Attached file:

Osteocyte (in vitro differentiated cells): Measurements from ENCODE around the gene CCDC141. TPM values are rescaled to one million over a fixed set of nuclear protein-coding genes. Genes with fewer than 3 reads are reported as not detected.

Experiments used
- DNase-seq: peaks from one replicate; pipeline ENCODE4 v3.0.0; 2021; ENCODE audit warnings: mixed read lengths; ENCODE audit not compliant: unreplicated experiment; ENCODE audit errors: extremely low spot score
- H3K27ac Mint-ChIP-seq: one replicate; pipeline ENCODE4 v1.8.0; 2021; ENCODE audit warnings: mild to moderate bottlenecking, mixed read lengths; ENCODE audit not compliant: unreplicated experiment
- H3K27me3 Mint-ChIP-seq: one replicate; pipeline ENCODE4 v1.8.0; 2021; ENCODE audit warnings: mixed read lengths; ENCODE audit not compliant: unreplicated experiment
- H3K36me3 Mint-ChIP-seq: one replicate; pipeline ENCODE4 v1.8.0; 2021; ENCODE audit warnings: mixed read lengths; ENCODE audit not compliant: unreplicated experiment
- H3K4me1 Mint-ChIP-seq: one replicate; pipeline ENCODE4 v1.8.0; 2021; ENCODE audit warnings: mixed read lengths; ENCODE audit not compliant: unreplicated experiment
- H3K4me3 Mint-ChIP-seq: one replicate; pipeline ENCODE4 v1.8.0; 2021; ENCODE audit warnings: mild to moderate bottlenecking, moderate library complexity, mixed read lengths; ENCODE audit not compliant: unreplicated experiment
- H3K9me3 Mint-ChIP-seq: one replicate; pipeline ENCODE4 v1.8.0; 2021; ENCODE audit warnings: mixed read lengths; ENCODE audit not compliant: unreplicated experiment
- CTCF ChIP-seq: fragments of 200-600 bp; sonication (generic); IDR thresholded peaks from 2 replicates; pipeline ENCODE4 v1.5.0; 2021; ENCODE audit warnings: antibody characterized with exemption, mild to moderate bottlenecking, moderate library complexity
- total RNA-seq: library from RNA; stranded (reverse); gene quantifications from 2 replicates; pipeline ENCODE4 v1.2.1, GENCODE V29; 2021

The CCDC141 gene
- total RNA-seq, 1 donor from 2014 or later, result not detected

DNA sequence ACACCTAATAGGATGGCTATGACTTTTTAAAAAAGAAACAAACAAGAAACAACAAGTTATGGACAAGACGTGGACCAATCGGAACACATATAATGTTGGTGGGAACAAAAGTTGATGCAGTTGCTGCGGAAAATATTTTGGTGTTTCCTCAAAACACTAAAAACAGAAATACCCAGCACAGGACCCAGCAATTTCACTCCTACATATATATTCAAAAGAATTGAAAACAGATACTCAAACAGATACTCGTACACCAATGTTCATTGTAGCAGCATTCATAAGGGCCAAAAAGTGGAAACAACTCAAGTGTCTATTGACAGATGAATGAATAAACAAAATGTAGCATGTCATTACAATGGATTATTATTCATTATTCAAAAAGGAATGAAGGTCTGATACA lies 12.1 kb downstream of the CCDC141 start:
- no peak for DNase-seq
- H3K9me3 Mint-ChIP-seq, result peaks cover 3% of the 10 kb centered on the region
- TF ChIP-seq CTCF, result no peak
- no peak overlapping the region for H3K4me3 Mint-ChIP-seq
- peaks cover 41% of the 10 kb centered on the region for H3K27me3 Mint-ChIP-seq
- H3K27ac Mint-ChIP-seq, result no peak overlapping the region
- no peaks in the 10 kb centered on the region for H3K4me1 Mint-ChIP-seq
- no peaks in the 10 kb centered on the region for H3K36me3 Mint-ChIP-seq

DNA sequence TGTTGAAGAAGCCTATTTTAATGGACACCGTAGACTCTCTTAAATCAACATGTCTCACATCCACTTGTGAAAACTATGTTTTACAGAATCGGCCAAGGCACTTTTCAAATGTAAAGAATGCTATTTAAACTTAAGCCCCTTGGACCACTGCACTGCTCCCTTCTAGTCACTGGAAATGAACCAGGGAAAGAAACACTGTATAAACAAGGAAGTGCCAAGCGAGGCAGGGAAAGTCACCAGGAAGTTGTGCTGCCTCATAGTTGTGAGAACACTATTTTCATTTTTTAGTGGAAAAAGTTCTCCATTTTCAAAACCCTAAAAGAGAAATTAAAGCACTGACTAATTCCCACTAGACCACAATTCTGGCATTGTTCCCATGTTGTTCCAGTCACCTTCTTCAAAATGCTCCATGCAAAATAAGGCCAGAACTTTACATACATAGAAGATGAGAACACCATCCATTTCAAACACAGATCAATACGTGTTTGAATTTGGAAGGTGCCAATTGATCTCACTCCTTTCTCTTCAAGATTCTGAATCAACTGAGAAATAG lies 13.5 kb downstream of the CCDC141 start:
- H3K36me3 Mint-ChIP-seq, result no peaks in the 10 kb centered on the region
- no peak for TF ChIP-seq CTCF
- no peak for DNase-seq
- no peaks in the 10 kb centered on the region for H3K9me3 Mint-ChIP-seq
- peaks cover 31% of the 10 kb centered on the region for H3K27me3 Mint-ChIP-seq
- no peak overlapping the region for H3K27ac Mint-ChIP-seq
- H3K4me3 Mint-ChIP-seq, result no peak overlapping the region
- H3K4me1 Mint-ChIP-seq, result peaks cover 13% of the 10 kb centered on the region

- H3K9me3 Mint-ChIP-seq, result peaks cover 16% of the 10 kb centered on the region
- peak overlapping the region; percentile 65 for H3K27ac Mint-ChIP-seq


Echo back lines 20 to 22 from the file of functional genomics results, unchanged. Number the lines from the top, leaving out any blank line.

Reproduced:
- H3K27ac Mint-ChIP-seq, result no peak overlapping the region
- no peaks in the 10 kb centered on the region for H3K4me1 Mint-ChIP-seq
- no peaks in the 10 kb centered on the region for H3K36me3 Mint-ChIP-seq